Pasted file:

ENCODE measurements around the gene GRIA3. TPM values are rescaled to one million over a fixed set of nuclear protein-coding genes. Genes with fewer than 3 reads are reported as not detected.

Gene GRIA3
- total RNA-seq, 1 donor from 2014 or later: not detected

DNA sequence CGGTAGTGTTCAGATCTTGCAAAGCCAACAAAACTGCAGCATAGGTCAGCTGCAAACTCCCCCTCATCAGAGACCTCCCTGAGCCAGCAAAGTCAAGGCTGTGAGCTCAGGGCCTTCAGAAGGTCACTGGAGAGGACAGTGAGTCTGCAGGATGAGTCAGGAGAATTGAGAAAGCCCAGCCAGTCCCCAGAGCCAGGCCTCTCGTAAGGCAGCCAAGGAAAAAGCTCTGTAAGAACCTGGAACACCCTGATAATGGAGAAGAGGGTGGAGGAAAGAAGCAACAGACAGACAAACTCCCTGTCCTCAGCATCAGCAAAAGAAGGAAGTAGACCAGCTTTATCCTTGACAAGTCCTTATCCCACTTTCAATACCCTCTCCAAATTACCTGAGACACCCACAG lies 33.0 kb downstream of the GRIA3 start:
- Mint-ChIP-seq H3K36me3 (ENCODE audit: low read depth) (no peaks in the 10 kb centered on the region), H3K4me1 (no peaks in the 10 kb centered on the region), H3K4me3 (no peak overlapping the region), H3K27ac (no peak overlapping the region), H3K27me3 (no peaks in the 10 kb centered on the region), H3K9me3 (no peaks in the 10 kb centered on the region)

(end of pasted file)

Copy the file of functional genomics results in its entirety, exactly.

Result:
ENCODE measurements around the gene GRIA3. TPM values are rescaled to one million over a fixed set of nuclear protein-coding genes. Genes with fewer than 3 reads are reported as not detected.

Gene GRIA3
- total RNA-seq, 1 donor from 2014 or later: not detected

DNA sequence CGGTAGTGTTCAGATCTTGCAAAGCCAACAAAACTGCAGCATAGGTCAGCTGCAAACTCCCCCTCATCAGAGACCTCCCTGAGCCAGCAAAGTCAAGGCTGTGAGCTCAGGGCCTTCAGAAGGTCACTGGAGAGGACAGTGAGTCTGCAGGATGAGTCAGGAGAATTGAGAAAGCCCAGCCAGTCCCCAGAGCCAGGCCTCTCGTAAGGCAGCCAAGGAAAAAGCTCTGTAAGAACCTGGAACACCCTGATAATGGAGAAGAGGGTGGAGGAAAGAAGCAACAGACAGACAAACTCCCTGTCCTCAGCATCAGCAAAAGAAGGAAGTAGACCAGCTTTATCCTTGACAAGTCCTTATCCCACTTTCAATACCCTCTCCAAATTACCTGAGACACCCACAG lies 33.0 kb downstream of the GRIA3 start:
- Mint-ChIP-seq H3K36me3 (ENCODE audit: low read depth) (no peaks in the 10 kb centered on the region), H3K4me1 (no peaks in the 10 kb centered on the region), H3K4me3 (no peak overlapping the region), H3K27ac (no peak overlapping the region), H3K27me3 (no peaks in the 10 kb centered on the region), H3K9me3 (no peaks in the 10 kb centered on the region)